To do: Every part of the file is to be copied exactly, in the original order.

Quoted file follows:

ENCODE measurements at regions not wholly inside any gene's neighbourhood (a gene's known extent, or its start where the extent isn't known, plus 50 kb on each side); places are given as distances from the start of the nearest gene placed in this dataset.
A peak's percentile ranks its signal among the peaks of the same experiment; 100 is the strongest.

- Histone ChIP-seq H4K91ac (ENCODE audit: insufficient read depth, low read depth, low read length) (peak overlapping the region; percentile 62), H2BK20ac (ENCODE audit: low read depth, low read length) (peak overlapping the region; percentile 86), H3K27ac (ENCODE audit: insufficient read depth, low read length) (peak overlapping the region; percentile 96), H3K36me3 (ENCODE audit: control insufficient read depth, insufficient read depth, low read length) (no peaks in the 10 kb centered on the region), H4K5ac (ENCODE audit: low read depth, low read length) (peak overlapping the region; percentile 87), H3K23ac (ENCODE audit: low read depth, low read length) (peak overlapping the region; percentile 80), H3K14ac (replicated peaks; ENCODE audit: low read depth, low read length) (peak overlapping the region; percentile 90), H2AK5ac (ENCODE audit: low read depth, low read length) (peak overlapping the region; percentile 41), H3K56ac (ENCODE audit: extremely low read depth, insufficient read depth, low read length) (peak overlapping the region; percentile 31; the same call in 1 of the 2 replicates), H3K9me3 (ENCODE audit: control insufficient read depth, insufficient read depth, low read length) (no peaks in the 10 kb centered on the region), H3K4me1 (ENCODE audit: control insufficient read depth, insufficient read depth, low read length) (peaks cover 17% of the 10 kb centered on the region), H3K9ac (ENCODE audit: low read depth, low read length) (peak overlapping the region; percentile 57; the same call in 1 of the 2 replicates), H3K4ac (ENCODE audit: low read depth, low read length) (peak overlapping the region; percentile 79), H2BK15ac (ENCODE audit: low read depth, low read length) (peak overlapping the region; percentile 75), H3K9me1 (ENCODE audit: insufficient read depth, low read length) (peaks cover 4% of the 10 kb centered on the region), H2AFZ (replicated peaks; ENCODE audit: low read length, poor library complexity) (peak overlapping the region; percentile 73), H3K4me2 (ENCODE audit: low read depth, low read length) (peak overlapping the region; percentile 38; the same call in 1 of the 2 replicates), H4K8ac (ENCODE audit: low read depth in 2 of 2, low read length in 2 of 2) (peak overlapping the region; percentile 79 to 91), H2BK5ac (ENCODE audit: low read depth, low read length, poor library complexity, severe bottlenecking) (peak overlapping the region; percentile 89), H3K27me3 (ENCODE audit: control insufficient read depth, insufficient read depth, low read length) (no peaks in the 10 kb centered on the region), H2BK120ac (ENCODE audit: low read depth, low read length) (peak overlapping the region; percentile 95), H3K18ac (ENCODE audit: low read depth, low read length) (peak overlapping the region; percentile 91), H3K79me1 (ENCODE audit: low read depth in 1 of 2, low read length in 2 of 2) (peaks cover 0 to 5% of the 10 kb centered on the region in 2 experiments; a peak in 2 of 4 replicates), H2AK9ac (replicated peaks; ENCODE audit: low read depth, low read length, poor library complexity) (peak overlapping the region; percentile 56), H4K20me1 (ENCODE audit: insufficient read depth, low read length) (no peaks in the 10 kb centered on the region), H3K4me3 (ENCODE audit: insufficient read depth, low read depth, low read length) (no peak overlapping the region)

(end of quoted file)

ENCODE measurements at regions not wholly inside any gene's neighbourhood (a gene's known extent, or its start where the extent isn't known, plus 50 kb on each side); places are given as distances from the start of the nearest gene placed in this dataset.
A peak's percentile ranks its signal among the peaks of the same experiment; 100 is the strongest.

- Histone ChIP-seq H4K91ac (ENCODE audit: insufficient read depth, low read depth, low read length) (peak overlapping the region; percentile 62), H2BK20ac (ENCODE audit: low read depth, low read length) (peak overlapping the region; percentile 86), H3K27ac (ENCODE audit: insufficient read depth, low read length) (peak overlapping the region; percentile 96), H3K36me3 (ENCODE audit: control insufficient read depth, insufficient read depth, low read length) (no peaks in the 10 kb centered on the region), H4K5ac (ENCODE audit: low read depth, low read length) (peak overlapping the region; percentile 87), H3K23ac (ENCODE audit: low read depth, low read length) (peak overlapping the region; percentile 80), H3K14ac (replicated peaks; ENCODE audit: low read depth, low read length) (peak overlapping the region; percentile 90), H2AK5ac (ENCODE audit: low read depth, low read length) (peak overlapping the region; percentile 41), H3K56ac (ENCODE audit: extremely low read depth, insufficient read depth, low read length) (peak overlapping the region; percentile 31; the same call in 1 of the 2 replicates), H3K9me3 (ENCODE audit: control insufficient read depth, insufficient read depth, low read length) (no peaks in the 10 kb centered on the region), H3K4me1 (ENCODE audit: control insufficient read depth, insufficient read depth, low read length) (peaks cover 17% of the 10 kb centered on the region), H3K9ac (ENCODE audit: low read depth, low read length) (peak overlapping the region; percentile 57; the same call in 1 of the 2 replicates), H3K4ac (ENCODE audit: low read depth, low read length) (peak overlapping the region; percentile 79), H2BK15ac (ENCODE audit: low read depth, low read length) (peak overlapping the region; percentile 75), H3K9me1 (ENCODE audit: insufficient read depth, low read length) (peaks cover 4% of the 10 kb centered on the region), H2AFZ (replicated peaks; ENCODE audit: low read length, poor library complexity) (peak overlapping the region; percentile 73), H3K4me2 (ENCODE audit: low read depth, low read length) (peak overlapping the region; percentile 38; the same call in 1 of the 2 replicates), H4K8ac (ENCODE audit: low read depth in 2 of 2, low read length in 2 of 2) (peak overlapping the region; percentile 79 to 91), H2BK5ac (ENCODE audit: low read depth, low read length, poor library complexity, severe bottlenecking) (peak overlapping the region; percentile 89), H3K27me3 (ENCODE audit: control insufficient read depth, insufficient read depth, low read length) (no peaks in the 10 kb centered on the region), H2BK120ac (ENCODE audit: low read depth, low read length) (peak overlapping the region; percentile 95), H3K18ac (ENCODE audit: low read depth, low read length) (peak overlapping the region; percentile 91), H3K79me1 (ENCODE audit: low read depth in 1 of 2, low read length in 2 of 2) (peaks cover 0 to 5% of the 10 kb centered on the region in 2 experiments; a peak in 2 of 4 replicates), H2AK9ac (replicated peaks; ENCODE audit: low read depth, low read length, poor library complexity) (peak overlapping the region; percentile 56), H4K20me1 (ENCODE audit: insufficient read depth, low read length) (no peaks in the 10 kb centered on the region), H3K4me3 (ENCODE audit: insufficient read depth, low read depth, low read length) (no peak overlapping the region)